Google’s chair hits back at MPs over tax row

Marion Dakers
GOOGLE’S executive chairman Eric Schmidt yesterday defended the tax status of the online giant, urging MPs to change the law if they are upset with the firm’s practices.

Schmidt, who is due to meet David Cameron today at the Prime Minister’s quarterly meeting with business heads, said the UK “has the perfect opportunity to take the lead in shaping this complex debate at the G8 summit next month”.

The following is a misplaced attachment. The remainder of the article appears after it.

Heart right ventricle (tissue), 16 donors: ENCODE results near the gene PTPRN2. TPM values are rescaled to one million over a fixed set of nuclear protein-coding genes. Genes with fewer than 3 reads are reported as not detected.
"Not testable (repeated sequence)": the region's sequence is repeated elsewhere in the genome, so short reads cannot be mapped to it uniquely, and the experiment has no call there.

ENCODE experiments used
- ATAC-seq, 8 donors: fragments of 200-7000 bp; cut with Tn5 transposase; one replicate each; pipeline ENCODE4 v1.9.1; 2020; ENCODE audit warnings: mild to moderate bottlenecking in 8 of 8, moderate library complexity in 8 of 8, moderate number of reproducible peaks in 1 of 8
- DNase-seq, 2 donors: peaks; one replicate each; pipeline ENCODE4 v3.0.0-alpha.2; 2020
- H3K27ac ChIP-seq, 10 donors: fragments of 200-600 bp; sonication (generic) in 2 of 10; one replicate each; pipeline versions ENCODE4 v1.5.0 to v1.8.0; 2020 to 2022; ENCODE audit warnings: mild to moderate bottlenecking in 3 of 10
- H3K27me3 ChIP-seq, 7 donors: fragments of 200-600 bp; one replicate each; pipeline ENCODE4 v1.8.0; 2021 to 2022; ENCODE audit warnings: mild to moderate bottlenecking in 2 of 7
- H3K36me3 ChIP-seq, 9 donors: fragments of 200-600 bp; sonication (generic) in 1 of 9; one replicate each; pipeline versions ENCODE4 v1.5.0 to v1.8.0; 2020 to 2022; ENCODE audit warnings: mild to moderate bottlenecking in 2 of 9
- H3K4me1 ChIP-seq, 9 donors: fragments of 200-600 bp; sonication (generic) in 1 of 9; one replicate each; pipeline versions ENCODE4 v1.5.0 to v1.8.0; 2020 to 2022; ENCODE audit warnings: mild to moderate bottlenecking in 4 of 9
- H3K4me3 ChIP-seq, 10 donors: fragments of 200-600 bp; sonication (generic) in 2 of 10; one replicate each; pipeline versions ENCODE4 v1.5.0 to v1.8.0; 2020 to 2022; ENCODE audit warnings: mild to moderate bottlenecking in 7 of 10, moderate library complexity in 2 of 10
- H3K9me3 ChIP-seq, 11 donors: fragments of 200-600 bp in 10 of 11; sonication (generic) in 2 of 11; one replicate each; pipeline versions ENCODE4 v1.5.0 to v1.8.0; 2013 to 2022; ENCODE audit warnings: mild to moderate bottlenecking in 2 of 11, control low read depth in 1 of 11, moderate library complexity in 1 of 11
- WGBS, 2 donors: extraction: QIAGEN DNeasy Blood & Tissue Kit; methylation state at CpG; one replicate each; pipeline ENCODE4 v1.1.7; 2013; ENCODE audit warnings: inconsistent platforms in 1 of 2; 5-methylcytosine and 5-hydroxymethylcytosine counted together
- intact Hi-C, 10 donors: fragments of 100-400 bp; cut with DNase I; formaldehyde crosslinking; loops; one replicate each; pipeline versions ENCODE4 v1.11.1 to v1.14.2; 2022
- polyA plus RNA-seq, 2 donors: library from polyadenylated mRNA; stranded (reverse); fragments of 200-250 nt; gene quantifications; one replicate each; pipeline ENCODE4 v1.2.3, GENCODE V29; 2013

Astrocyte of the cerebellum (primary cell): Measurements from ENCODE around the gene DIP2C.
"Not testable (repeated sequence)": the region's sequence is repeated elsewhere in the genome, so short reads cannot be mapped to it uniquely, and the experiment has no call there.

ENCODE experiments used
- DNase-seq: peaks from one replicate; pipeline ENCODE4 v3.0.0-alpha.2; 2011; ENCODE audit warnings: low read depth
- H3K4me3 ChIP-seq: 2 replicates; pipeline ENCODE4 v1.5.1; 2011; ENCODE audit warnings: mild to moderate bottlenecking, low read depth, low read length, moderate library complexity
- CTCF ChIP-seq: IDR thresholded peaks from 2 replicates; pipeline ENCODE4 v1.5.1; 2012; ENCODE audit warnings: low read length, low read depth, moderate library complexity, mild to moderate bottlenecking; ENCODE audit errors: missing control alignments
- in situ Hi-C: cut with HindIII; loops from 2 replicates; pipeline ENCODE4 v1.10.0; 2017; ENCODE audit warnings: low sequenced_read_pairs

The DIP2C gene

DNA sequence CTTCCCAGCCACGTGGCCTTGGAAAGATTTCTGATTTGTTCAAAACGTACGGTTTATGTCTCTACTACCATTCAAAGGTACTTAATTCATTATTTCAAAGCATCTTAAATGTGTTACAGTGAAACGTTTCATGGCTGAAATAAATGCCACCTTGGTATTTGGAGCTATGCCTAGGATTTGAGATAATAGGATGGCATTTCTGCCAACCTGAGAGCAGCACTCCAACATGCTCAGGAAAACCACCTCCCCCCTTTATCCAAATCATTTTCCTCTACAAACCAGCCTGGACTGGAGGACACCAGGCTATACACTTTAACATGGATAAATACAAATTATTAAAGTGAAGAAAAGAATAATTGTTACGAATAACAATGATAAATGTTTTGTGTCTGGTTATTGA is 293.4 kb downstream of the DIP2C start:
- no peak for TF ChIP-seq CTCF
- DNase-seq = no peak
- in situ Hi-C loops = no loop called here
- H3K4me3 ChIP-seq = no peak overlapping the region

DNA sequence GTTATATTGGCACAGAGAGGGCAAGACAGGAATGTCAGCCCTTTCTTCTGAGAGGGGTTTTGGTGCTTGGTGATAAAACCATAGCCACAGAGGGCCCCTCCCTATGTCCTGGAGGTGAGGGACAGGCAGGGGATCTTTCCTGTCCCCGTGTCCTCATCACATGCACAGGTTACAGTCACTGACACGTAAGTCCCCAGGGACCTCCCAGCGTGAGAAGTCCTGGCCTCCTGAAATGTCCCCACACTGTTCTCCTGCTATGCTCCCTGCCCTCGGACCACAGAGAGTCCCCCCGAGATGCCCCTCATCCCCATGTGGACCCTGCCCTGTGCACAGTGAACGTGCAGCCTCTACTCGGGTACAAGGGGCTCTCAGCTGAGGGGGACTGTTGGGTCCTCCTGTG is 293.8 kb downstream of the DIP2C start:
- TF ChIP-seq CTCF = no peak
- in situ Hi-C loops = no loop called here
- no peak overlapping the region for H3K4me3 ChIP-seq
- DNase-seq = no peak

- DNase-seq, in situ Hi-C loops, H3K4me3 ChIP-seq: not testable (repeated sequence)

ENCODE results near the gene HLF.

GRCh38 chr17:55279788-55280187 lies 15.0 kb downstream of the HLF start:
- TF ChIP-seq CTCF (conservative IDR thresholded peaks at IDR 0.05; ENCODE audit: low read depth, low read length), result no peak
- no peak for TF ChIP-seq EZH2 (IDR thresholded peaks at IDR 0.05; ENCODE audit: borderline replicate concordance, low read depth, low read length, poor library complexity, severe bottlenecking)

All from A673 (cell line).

He used an article in the Observer to point out that Google pays around $2bn in corporate income tax per year in the US.

The company came in for a mauling at last week’s public accounts committee, with chair Margaret Hodge describing its practice of routing deals though its Irish office as “devious, calculated and, in my view, unethical”.

Meanwhile Downing Street has today called upon the UK’s overseas territories to “get their house in order” over the sharing of tax information as David Cameron looks to lead a global fight against tax evasion ahead of the annual G8 summit on 17-18 June.